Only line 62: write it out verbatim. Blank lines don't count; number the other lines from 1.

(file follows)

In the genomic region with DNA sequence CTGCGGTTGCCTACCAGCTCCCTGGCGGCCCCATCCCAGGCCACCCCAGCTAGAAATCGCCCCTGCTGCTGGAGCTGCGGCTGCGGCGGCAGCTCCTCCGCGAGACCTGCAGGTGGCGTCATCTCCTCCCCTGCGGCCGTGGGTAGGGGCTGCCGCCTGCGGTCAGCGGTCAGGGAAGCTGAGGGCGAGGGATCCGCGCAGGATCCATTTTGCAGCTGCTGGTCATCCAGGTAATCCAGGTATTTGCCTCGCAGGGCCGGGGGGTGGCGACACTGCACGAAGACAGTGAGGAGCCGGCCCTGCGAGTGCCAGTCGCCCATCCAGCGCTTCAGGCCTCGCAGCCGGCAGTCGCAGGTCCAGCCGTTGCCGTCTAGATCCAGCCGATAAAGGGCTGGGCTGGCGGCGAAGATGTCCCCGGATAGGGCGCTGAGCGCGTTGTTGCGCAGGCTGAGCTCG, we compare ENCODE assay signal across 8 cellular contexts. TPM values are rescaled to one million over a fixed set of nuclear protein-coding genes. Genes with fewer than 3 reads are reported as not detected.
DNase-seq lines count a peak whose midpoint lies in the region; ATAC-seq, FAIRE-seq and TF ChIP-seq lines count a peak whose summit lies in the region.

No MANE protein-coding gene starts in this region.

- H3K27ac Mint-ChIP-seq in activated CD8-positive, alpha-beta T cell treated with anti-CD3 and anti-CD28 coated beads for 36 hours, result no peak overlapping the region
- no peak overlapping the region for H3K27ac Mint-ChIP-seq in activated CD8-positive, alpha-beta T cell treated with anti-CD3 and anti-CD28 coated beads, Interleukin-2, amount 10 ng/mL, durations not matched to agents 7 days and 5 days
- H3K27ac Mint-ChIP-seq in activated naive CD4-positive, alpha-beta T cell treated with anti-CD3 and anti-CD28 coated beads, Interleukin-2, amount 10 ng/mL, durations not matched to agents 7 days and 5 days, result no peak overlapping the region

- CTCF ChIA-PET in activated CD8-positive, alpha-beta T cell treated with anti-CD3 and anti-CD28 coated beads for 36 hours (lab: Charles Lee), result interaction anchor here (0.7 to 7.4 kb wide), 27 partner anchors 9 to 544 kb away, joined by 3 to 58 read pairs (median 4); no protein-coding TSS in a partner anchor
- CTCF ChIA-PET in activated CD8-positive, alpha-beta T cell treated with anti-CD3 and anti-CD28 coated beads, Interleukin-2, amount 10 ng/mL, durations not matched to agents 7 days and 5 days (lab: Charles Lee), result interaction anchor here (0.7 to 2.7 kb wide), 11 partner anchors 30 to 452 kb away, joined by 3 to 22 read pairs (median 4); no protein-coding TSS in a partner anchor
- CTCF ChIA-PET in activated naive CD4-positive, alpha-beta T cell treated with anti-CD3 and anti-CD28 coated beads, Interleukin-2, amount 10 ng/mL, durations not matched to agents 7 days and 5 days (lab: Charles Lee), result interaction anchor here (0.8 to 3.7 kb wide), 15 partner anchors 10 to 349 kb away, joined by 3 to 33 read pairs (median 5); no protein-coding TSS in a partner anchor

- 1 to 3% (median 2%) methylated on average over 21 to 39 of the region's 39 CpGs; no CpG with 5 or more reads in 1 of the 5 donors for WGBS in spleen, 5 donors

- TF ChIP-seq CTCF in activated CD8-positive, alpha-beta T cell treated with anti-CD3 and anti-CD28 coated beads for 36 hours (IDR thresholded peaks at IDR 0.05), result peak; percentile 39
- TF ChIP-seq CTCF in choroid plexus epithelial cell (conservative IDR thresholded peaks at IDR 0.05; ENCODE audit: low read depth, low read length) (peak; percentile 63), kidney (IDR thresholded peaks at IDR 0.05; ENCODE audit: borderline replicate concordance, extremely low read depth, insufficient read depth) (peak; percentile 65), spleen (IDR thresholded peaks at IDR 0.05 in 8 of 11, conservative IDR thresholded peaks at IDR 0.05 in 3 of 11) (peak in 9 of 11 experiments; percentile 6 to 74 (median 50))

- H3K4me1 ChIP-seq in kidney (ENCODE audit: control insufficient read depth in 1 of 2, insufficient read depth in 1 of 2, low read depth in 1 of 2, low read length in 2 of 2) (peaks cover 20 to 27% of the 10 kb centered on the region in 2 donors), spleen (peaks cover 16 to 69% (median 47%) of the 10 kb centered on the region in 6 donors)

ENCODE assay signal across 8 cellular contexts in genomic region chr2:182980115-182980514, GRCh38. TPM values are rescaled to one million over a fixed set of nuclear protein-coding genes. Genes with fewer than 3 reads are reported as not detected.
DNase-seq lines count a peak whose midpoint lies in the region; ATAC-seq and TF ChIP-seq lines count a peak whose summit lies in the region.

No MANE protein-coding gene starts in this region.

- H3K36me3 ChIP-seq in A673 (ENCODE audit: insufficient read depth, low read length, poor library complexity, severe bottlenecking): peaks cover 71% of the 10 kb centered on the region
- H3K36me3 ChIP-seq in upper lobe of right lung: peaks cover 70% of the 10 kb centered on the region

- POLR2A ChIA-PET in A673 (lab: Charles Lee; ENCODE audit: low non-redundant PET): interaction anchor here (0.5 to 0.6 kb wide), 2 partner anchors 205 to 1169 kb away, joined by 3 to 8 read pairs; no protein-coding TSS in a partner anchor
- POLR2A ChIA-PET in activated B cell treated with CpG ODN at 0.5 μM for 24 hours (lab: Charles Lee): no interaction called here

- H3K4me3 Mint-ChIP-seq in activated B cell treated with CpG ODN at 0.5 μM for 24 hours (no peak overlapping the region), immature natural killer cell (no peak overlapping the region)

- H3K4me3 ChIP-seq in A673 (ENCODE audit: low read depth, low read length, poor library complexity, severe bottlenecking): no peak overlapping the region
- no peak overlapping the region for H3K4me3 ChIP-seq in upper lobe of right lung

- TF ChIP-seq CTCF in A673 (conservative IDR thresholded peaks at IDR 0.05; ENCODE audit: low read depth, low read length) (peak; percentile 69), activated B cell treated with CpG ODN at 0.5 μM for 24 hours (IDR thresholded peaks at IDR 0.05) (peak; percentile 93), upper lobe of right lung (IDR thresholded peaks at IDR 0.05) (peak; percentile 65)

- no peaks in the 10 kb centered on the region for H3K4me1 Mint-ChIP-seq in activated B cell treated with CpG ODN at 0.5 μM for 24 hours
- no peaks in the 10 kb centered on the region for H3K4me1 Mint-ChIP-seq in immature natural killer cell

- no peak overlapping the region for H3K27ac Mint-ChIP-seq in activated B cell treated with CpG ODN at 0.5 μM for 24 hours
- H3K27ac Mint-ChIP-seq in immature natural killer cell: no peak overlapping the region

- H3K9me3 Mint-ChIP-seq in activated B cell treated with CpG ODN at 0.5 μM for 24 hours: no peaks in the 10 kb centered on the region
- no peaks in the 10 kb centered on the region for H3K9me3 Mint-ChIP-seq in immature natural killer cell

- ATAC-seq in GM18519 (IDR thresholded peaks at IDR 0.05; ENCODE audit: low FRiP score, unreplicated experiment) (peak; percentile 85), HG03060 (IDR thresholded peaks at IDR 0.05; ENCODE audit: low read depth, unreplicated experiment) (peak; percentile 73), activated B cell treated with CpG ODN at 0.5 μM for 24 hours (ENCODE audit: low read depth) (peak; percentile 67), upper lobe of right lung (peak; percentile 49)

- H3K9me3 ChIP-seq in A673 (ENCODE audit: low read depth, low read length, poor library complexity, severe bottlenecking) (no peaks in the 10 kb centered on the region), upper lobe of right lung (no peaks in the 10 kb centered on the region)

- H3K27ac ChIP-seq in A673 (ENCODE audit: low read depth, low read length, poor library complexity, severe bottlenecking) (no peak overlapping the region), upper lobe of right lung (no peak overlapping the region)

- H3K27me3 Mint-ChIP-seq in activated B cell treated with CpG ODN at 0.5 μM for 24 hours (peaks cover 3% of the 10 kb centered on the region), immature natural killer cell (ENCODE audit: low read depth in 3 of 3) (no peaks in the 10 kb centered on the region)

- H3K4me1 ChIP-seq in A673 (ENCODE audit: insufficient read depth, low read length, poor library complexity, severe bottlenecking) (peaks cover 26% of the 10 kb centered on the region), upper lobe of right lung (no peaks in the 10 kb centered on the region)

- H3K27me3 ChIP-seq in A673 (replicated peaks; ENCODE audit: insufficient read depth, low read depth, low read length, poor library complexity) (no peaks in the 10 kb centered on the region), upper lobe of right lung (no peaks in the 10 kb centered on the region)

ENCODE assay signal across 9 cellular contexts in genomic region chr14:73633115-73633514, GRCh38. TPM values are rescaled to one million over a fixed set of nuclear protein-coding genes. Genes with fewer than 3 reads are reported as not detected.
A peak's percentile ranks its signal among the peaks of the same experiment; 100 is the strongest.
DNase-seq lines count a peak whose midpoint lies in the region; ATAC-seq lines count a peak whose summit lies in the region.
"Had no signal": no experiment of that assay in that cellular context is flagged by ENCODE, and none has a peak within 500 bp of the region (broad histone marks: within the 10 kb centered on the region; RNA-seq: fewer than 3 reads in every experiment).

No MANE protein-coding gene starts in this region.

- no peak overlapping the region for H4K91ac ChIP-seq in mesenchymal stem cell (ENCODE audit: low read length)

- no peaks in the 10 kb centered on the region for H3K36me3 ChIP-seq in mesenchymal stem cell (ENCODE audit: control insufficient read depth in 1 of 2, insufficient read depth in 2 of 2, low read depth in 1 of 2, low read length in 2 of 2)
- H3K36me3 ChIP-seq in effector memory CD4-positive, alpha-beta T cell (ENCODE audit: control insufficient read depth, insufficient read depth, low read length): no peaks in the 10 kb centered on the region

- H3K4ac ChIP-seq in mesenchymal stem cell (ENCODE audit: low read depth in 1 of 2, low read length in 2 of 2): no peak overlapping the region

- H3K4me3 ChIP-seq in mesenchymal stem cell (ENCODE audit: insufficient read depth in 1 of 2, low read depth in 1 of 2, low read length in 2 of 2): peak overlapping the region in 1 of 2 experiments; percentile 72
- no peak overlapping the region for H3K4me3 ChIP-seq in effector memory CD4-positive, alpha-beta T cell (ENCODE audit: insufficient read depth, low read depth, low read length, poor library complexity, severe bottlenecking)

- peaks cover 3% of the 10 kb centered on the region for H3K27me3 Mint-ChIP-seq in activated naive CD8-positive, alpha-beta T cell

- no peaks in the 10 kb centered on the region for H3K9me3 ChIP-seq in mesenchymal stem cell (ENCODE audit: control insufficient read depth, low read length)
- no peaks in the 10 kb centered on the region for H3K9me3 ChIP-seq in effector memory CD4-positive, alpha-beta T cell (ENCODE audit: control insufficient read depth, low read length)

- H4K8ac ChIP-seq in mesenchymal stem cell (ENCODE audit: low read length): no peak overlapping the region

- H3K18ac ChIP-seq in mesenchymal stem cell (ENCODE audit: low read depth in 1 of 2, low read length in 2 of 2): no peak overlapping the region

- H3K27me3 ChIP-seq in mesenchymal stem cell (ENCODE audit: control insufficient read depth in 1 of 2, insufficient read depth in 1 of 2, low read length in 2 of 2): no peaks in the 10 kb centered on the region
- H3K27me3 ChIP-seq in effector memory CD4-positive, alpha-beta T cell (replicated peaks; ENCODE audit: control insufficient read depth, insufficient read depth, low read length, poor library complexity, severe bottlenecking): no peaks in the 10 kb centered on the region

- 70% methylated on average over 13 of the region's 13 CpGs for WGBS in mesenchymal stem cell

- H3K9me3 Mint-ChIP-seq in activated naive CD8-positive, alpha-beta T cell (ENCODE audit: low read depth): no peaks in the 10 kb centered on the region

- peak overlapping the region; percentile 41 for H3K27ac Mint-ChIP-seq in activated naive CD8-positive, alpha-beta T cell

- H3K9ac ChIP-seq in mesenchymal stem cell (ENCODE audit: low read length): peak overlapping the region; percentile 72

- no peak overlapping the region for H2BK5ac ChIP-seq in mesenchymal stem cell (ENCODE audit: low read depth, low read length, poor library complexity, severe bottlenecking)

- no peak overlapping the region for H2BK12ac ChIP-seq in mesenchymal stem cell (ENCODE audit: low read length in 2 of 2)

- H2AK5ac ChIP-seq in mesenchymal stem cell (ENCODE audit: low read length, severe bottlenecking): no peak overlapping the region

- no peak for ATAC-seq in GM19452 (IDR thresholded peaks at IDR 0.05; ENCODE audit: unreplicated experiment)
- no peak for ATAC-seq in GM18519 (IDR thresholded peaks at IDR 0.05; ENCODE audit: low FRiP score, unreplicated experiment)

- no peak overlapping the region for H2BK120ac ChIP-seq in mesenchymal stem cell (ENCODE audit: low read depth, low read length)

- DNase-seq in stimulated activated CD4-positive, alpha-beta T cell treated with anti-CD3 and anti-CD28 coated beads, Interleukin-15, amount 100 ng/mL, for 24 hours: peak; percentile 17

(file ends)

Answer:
- no peak for ATAC-seq in GM19452 (IDR thresholded peaks at IDR 0.05; ENCODE audit: unreplicated experiment)